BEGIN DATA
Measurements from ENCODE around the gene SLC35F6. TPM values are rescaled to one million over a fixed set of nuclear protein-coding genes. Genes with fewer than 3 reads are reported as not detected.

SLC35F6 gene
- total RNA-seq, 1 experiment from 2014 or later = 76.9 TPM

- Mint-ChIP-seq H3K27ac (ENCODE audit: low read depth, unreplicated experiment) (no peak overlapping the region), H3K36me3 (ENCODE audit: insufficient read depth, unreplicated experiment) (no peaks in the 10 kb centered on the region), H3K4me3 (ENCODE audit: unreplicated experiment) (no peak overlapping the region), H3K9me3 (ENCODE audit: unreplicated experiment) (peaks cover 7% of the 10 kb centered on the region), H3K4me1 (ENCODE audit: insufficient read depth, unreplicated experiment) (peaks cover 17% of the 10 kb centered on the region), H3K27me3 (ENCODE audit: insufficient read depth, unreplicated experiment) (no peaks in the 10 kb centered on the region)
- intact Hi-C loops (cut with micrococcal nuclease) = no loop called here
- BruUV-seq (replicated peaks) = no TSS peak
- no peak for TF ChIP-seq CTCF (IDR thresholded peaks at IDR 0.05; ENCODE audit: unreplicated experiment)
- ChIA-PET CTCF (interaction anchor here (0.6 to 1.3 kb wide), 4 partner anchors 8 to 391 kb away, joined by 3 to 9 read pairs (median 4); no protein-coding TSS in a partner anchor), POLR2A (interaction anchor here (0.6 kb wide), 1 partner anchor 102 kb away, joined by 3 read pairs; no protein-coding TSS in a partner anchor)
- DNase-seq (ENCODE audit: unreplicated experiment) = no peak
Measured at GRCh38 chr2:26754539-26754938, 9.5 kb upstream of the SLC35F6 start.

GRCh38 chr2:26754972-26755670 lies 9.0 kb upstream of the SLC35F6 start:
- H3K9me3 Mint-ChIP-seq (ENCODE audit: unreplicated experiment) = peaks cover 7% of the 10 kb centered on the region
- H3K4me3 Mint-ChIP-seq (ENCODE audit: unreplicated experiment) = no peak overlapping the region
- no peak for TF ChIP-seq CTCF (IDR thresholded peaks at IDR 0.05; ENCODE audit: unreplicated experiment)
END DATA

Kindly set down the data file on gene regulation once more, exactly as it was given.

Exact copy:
Measurements from ENCODE around the gene SLC35F6. TPM values are rescaled to one million over a fixed set of nuclear protein-coding genes. Genes with fewer than 3 reads are reported as not detected.

SLC35F6 gene
- total RNA-seq, 1 experiment from 2014 or later = 76.9 TPM

- Mint-ChIP-seq H3K27ac (ENCODE audit: low read depth, unreplicated experiment) (no peak overlapping the region), H3K36me3 (ENCODE audit: insufficient read depth, unreplicated experiment) (no peaks in the 10 kb centered on the region), H3K4me3 (ENCODE audit: unreplicated experiment) (no peak overlapping the region), H3K9me3 (ENCODE audit: unreplicated experiment) (peaks cover 7% of the 10 kb centered on the region), H3K4me1 (ENCODE audit: insufficient read depth, unreplicated experiment) (peaks cover 17% of the 10 kb centered on the region), H3K27me3 (ENCODE audit: insufficient read depth, unreplicated experiment) (no peaks in the 10 kb centered on the region)
- intact Hi-C loops (cut with micrococcal nuclease) = no loop called here
- BruUV-seq (replicated peaks) = no TSS peak
- no peak for TF ChIP-seq CTCF (IDR thresholded peaks at IDR 0.05; ENCODE audit: unreplicated experiment)
- ChIA-PET CTCF (interaction anchor here (0.6 to 1.3 kb wide), 4 partner anchors 8 to 391 kb away, joined by 3 to 9 read pairs (median 4); no protein-coding TSS in a partner anchor), POLR2A (interaction anchor here (0.6 kb wide), 1 partner anchor 102 kb away, joined by 3 read pairs; no protein-coding TSS in a partner anchor)
- DNase-seq (ENCODE audit: unreplicated experiment) = no peak
Measured at GRCh38 chr2:26754539-26754938, 9.5 kb upstream of the SLC35F6 start.

GRCh38 chr2:26754972-26755670 lies 9.0 kb upstream of the SLC35F6 start:
- H3K9me3 Mint-ChIP-seq (ENCODE audit: unreplicated experiment) = peaks cover 7% of the 10 kb centered on the region
- H3K4me3 Mint-ChIP-seq (ENCODE audit: unreplicated experiment) = no peak overlapping the region
- no peak for TF ChIP-seq CTCF (IDR thresholded peaks at IDR 0.05; ENCODE audit: unreplicated experiment)